Next, there are some bonds that are called bond funds. This is essentially the same as a stock fund in that a professional manages a bond fund for you and gives advice on things such as reinvesting bond interest and where to place your next bond. Bond funds are initially a service provided to you so they do require a management fee. This fee can be either an initials start up fee or a periodical management fee. When investing this fee should come into account as it will lower the overall money you are making from your bonds.

In some cases however this professional advice is worth the amount out of bond profit. Options like the bond funds are great for beginning bond investors who are still assessing the market and aren’t very experienced with investing in bonds for a profit. Thirdly there are market bonds. These are the quick cash bonds that are high risk. They require an initial investment of anywhere from $1,000 to $10,000 on fast moving bonds. The investor can withdraw at any time and these usually offer the highest profit per time period.

Lastly there are Bond unit investment trusts. These are by far the most stable bonds as the investor knows exactly how much they will make because the portfolio of bond profit is a constant rate. These trusts are good for large investments or investors who want security with their bond.

Starting a Roth IRA

A Roth IRA is a tax- deductible fund that was introduced by Senator William Roth of Delaware in 1997, as part of the Taxpayer Relief Act. Putting one’s money into a fund of this type can be a very profitable way of investing for retirement. Absolutely anything can be invested in such a retirement fund, and all of the money so invested may be withdrawn at any time free of tax. Opening a Roth IRA is likewise a very simple and easy process: The customer simply goes to the bank and ask for the forms he or she needs to fill out. Having done so, he then returns the forms to the bank and deposits money into the newly- opened Roth IRA account, by one of three ways: a check, cash, or a transfer from one’s savings account.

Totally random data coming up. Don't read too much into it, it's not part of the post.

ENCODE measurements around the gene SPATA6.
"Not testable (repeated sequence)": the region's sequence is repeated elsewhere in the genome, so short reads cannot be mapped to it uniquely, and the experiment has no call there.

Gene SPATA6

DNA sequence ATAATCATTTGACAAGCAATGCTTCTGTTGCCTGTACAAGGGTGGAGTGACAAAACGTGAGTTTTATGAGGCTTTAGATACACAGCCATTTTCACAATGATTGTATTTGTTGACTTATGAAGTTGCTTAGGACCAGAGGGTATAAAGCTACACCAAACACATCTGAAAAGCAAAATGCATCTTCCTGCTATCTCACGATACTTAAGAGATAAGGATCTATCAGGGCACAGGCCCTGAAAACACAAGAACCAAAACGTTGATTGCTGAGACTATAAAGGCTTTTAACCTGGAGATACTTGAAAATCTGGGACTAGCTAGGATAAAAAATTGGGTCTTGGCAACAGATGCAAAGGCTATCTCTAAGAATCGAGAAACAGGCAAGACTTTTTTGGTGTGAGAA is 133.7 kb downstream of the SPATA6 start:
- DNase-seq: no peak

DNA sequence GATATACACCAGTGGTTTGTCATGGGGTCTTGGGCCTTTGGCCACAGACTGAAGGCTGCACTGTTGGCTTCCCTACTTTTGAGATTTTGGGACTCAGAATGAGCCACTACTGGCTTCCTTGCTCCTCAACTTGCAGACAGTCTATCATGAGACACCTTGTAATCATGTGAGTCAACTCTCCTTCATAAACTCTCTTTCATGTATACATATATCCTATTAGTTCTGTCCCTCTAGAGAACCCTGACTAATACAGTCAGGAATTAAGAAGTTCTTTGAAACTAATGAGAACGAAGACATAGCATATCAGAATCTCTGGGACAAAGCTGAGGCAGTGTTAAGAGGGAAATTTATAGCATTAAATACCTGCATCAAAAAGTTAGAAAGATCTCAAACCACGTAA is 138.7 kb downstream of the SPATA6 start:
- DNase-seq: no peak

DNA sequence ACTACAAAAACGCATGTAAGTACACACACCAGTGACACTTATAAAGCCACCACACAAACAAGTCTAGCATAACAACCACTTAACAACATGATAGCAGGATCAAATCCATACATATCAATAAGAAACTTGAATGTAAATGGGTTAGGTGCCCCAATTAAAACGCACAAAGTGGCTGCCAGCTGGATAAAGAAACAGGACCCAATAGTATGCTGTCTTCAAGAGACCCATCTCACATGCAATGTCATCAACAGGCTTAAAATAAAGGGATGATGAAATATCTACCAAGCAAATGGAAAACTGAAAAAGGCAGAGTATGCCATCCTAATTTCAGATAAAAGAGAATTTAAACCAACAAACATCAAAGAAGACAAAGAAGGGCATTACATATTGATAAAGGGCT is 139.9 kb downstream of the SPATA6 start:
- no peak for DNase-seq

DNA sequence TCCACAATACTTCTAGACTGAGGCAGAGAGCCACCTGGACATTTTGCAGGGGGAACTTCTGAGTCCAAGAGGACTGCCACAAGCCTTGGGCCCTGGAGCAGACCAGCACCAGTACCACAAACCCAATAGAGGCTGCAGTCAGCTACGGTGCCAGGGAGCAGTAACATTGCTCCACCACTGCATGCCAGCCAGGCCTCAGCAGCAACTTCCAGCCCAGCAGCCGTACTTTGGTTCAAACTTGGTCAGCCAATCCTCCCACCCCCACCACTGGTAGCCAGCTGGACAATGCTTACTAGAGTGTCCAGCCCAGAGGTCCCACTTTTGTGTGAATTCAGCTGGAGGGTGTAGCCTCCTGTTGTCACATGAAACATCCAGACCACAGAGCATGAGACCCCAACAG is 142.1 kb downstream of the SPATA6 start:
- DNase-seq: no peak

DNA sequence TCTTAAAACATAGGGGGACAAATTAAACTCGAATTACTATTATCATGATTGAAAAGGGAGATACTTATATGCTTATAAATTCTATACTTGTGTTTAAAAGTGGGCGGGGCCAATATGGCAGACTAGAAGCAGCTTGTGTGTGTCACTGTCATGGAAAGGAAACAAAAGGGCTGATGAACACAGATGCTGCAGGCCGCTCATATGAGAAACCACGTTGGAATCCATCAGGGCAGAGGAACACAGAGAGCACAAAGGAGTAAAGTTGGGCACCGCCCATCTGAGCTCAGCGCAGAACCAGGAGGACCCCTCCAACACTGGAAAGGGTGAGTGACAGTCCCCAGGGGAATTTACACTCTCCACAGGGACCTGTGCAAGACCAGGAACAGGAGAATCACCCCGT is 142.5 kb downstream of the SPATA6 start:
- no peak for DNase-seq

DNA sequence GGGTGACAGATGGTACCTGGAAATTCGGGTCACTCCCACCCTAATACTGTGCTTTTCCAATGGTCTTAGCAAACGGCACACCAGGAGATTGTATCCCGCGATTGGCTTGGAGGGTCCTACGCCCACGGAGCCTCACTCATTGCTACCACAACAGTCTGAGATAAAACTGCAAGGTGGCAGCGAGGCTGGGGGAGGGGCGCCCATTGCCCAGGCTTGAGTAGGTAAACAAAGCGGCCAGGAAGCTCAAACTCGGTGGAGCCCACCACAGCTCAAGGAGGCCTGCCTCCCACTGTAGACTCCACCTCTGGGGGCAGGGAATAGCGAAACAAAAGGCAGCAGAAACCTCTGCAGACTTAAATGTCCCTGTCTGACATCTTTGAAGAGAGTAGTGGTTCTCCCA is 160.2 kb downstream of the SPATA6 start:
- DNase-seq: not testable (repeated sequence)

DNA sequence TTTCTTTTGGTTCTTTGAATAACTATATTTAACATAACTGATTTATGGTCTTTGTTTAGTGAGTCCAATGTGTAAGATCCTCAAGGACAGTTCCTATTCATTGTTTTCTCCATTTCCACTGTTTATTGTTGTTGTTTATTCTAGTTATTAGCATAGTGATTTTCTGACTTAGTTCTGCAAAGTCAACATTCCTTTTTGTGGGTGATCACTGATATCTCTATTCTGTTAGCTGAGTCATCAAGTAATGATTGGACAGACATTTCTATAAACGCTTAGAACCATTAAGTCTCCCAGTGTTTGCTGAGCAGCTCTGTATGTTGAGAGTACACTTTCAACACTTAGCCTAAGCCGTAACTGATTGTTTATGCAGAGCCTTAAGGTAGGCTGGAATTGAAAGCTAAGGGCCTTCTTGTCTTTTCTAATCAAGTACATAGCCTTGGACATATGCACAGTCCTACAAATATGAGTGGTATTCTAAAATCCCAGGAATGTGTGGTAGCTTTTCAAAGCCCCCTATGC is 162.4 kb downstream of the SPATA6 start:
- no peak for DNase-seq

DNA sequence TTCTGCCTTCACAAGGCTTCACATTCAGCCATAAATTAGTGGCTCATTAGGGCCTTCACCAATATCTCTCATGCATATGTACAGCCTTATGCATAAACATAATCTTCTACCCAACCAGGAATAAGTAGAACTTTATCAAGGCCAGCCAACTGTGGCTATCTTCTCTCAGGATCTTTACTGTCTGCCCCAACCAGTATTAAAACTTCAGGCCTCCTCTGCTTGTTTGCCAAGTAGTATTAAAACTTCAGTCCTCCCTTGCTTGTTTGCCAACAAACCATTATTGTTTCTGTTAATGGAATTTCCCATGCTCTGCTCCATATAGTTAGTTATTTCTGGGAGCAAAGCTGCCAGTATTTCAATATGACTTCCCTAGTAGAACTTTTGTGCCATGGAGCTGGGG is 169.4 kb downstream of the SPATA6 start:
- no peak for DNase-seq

Constant fund monitoring is crucial. It is also possible to open a Roth IRA with an online brokerage. Fidelity Investments is an example of such a company. Registering for an account in this way is even simpler, requiring the customer to give some personal information. Once the applicant has given this information, he can deposit money into his new account. The funds in the account can then be invested in almost anything, including mutual funds, stocks, and bonds.

Tax refund money should be invested in one’s Roth IRA. There is a limit on the amount that can be invested in the account each year, depending on one’s age (those over 50 can pay an additional “catch up” contribution). This maximum changes each year, and so it is important to check this upon starting the account. How much one can invest also depends on one’s tax- filing status, that is, whether the holder is (1) single; (2) married, filing separately; or (3) married, filing jointly. Contributions can never be made with investments; they can only be made with cold, hard cash. And over the age of 70 1/2, there is no minimum to how much can be deposited in the account.

For anyone far- sighted enough to think about planning for the future, opening and investing in a Roth IRA can be a secure, intelligent path to take.

What is a 401k?

What is a 401k

By – Richard Adams
A 401K is a savings plans that is offered to employees by employers as a means of encouraging investing for the future and retirement. They differ from an Individual Retirement Plan (IRA) in that they are only offered through the workplace and both the employer and the employee can make contributions toward them. A 401K is a great investment opportunity, especially for people who are starting young and may have several hundred thousand dollars available to them when they retire. If you are at least 21 years old and are employed by a company that offers a 401K, you would be wise to take advantage of the opportunity.

Employer Matches

Most employers offer an even greater incentive for employees to save by providing matching funds up to a certain percentage of the employee’s contribution. For example, if you have five percent of your paycheck withheld every two weeks for your 401K, your employer may choose to donate half that amount, or 2.5 percent, into your account. In order to be eligible to keep the employer contributions, you usually need to stay with them for a set amount of time to be vested. Your vesting increases by the number of years you have worked for your employer, and after a set number of years, you are fully vested and are able to keep all money that your employer contributed to your 401K.

Tax Benefits

The amount of money you contribute to your 401K is done on a pre-tax basis, meaning you pay no tax on it until you make a withdrawal at retirement. Your 401K contribution for the year will show on your annual W2 statement, but you are not required to report it to the IRS.

Early Withdrawal Penalties

If your company allows you to borrow against your 401K before retirement, the amount you borrow will be subject to both a penalty and taxation.

Read more at:
Smartmoney 401(k) Center – 401(k) information center with various articles and tips and advice.
NPR : True Value: The Young Worker and a 401(k) – A talk about the value of 401(k) retirement savings accounts for young workers and retirees.